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Victory for intimidation

AGENDA

Montpellier's understandable decision to pull out of Oxford University's animal research centre is a victory for animal liberation extremists and violence, writes David Rogers

ON THE face of it, last week's decision by Montpellier to abandon its involvement in Oxford University's new animal research centre - the very one which has aroused such ire among animal rights campaigners - was a complete capitulation and a stunning victory for the activists.

Ten days ago the company announced to the London Stock Exchange that its building subsidiary, Walter Lilly, and the university had 'agreed by mutual consent to conclude, with immediate effect, the contract'The £18 million centre on the city's South Parks Road is supposed to be completed by the end of next year.

Montpellier declined to add any more. It didn't really need to. Everybody familiar with this project knew exactly why the group had pulled out.

When Construction News first revealed the problems on the job last month, the company that initially appeared most in the firing line was concrete firm RMC. One of its quarries in Warwickshire had been the subject of an attack causing £50,000 worth of damage.The attack was linked to the Oxford project, as was another two weeks earlier at the end of May.

Last week, following Montpellier's withdrawal, RMC, too, upped sticks, saying that 'its obligations to Montpellier were at an end' It declined to say whether it would supply a replacement contractor with materials.But it would be a reasonable guess to say it probably will not.

Montpellier, too, had not escaped the activists'wrath. Directors' cars had been attacked and all the firm's subsidiaries, which include Allenbuild, Bullock and YJL, were listed on various activist websites, where they were deemed 'equally responsible for the construction of Oxford [sic]' It is unthinkable that when Walter Lilly won the contract it did not stop and consider the consequences of building such a centre, which it knew would include testing on monkeys - although the vast majority of experiments are planned to be on rodents. It is, of course, not Montpellier's responsibility what sort of animal experiments are carried out there.

The university says the lab is vital for finding cures for debilitating and lifethreatening conditions such as leukaemia and other cancers, heart disease, arthritis and diabetes.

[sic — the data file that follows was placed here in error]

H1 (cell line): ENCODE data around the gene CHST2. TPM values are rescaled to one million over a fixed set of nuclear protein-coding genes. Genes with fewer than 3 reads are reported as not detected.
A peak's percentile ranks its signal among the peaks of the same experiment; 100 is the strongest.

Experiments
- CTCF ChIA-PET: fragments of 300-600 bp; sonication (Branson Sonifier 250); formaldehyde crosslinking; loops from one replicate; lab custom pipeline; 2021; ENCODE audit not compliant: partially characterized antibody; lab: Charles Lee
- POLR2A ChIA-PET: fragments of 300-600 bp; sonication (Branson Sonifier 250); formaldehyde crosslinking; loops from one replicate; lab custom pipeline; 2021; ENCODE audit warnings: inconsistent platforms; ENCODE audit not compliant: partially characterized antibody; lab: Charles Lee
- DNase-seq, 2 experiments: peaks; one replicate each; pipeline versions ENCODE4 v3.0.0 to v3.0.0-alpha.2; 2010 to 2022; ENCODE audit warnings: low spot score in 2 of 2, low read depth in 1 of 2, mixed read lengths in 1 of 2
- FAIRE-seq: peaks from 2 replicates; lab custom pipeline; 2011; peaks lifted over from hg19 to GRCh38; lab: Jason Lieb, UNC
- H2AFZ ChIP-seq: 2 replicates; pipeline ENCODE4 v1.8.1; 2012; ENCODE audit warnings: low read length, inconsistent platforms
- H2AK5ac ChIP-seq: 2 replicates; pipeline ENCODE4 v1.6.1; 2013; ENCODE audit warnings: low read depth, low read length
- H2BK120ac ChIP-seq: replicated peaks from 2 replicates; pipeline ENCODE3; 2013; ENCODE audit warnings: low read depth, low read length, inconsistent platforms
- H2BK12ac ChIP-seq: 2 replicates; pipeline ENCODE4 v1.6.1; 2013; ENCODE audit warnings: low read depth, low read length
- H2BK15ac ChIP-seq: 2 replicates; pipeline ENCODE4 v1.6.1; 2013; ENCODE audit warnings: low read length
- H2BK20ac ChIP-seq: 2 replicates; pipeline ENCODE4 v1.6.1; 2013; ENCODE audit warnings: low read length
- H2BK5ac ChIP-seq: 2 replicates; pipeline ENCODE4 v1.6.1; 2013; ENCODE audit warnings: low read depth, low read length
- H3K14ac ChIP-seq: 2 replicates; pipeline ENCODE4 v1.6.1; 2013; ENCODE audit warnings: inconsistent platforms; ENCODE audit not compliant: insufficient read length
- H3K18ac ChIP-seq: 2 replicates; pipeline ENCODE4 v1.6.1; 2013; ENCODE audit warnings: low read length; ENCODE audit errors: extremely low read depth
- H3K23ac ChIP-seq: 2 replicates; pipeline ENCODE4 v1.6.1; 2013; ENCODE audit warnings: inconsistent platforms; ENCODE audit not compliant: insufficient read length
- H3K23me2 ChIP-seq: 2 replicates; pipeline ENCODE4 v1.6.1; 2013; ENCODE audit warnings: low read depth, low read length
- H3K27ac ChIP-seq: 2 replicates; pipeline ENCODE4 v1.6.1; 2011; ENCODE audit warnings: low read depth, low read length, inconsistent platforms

But Montpellier was wrong-footed when the subject transferred east from Oxford to the Square Mile and the City of London.

On June 21, letters, purporting to be from a senior director in Montpellier, were sent to Montpellier shareholders warning of 'prompt activity by the animal rights movement' unless they sold their stock.

At the close of trading on that Monday, which involved nearly 1.3 million shares swapping hands, Montpellier's share price had tumbled nearly 23 per cent on the same figure at the end of the previous day's trading on the Friday.Two days later even more shares - close to 1.8 million - were traded.

In the days after the announcement that Montpellier was pulling out of Oxford the shares began to rise.

Now the pattern is obvious.Good news and the share price rises, bad news and off it drops.

Throw in a 32 per cent collapse in shares in May when the group warned of disappointing interim results, which saw Montpellier plunge over £20 million into the red on publication of the figures at the beginning of June, and the bean-counters began to panic. No wonder. Between that trading statement on May 20 and the day of the animal rights letter the share price had lost roughly half its value in around a month.

Clearly a line had been crossed and the firm was not going to make enough money on the lab that had helped its share price to collapse. It seemed madness to continue, a storm impossible to ride out.